HMAS Leeuwin helped a small Australian charity to transport medical supplies and other donated items to Soibada, Timor-Leste recently, and the goods have had an immediate effect.
A washing machine delivered by the navy ship is now used at a maternity clinic in the remote village to clean soiled linen - a job previously done by the midwives by hand in a river.
Leeuwin also transported baby clothes, school supplies, sporting equipment and five sewing machines.
Founding member of the Pittwater Friends of Soibada, Tamara Harding, said the delivery had “further cemented the bond between our two countries.”
“Navy’s assistance demonstrates the role the Australian Defence Force plays in supporting our neighbours during peacetime,” she said.
“The plan is to assist the community in Soibada to become self-sufficient, so we generally do not just donate material items. Donations such as the five sewing machines that Leeuwin carried will provide the opportunity for training and development of small business within the community.”
Leeuwin, an HMAS Cairns based ship, was already on the way to Timor-Leste via Darwin on a separate tasking when Mrs Harding made the request for Navy for assistance.
The ship will also visit Palau and Pohnpei to conduct regional engagement, and survey operations, and will train with the Timor-Leste Navy.
Commanding Officer, Commander Richard Mortimer said Leeuwin was happy to help the charity and the residents of Soibada.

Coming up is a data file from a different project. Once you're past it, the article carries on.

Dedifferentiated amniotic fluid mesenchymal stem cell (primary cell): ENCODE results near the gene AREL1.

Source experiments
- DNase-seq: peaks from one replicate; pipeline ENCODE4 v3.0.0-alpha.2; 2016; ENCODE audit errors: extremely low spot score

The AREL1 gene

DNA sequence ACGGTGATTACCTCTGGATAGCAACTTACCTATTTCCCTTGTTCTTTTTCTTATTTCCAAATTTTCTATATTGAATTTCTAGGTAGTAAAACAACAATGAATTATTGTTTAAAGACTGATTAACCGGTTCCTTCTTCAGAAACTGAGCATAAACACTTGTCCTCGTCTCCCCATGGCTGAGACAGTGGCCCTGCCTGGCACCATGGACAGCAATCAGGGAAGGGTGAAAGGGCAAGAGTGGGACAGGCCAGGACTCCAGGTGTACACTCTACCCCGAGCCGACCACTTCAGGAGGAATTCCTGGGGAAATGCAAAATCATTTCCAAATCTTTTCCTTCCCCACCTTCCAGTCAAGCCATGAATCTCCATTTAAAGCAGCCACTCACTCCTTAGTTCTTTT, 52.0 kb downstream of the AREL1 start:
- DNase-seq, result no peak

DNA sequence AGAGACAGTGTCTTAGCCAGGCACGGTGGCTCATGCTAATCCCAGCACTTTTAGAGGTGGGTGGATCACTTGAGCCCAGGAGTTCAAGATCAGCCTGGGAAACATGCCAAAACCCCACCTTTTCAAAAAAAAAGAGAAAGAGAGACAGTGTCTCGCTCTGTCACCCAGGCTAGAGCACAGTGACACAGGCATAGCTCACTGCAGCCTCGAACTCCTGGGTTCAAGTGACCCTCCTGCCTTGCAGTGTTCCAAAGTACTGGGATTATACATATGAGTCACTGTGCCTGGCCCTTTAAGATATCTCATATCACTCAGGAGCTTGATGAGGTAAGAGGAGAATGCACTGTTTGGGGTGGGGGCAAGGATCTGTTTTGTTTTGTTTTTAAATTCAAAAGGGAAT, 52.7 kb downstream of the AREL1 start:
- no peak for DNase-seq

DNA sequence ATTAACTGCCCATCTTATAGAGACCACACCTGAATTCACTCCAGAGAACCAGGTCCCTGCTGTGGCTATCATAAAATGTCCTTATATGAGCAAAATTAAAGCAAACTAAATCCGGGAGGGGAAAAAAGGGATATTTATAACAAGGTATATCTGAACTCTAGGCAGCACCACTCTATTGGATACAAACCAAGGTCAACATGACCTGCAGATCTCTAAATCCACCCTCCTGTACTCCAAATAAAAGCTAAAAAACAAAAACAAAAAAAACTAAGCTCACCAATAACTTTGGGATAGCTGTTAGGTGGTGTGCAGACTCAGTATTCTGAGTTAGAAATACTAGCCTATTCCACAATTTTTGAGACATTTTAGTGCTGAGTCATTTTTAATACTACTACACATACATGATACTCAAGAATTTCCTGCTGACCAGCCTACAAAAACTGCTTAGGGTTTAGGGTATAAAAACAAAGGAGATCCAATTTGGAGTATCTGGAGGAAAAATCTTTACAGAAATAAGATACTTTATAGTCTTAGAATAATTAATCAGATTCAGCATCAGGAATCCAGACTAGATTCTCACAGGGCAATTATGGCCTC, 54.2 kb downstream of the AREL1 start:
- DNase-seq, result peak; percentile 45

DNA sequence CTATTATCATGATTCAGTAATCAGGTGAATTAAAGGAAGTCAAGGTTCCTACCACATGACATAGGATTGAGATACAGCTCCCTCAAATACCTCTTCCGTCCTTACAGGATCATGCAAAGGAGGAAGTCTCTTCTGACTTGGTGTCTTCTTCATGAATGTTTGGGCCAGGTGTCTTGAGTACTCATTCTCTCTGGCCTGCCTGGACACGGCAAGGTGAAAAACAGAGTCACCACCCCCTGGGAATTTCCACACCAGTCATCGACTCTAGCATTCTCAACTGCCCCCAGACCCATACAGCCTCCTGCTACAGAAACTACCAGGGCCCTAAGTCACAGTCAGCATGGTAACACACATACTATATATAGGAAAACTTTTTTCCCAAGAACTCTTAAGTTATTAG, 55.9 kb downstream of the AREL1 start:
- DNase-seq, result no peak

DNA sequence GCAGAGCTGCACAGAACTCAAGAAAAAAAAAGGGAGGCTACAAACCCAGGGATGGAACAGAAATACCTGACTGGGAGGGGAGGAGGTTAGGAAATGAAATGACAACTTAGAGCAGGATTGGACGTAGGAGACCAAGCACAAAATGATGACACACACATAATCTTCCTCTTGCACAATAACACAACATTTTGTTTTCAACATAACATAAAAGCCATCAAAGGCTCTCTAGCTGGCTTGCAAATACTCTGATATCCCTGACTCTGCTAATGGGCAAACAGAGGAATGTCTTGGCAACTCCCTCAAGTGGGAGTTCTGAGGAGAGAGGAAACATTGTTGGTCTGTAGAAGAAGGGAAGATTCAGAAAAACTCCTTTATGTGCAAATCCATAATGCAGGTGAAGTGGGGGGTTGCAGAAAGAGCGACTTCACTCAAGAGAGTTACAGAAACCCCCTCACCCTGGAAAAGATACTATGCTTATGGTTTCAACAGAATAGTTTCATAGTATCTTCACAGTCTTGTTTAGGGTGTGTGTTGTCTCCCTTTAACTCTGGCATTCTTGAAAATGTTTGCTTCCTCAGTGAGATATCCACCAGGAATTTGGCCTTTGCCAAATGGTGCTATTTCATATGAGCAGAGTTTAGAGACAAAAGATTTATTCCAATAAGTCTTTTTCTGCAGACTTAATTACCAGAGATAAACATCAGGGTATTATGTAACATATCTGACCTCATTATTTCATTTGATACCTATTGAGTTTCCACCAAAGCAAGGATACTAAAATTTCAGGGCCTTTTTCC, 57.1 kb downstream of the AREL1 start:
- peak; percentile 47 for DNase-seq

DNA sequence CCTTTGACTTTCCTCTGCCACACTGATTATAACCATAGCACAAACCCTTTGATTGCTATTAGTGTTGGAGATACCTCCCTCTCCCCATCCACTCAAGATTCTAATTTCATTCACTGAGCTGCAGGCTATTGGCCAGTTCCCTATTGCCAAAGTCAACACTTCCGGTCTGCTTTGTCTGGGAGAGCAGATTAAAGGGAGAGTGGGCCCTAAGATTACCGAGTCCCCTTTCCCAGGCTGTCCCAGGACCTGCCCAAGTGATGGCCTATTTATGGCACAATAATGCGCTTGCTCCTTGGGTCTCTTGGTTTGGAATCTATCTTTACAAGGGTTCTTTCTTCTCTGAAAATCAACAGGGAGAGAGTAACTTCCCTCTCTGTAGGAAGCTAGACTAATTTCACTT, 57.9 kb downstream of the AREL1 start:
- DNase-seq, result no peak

“As part of Leeuwin’s mid-year deployment we were heading to Dili for survey work and training with the Timor Leste Defence Force, so the opportunity to assist an Australian charity by delivering these stores was readily taken,” he said.
Mrs Harding is a former Navy officer who served in the Australian-led international force during the crisis in East Timor between 1999 and 2000.
She said Australia had a debt of gratitude to pay to the East Timorese since the Second World War, when they helped Australian Diggers fight the Japanese.
“The people of Soibada are very resilient and pro-active. They initiate and direct all the projects we assist with. They have a greater understanding of what is needed in their community than we do as outsiders. Our goal is not to make the change but to facilitate the change so that it comes from within the Soibada community. We must enable the people to help themselves,” she said.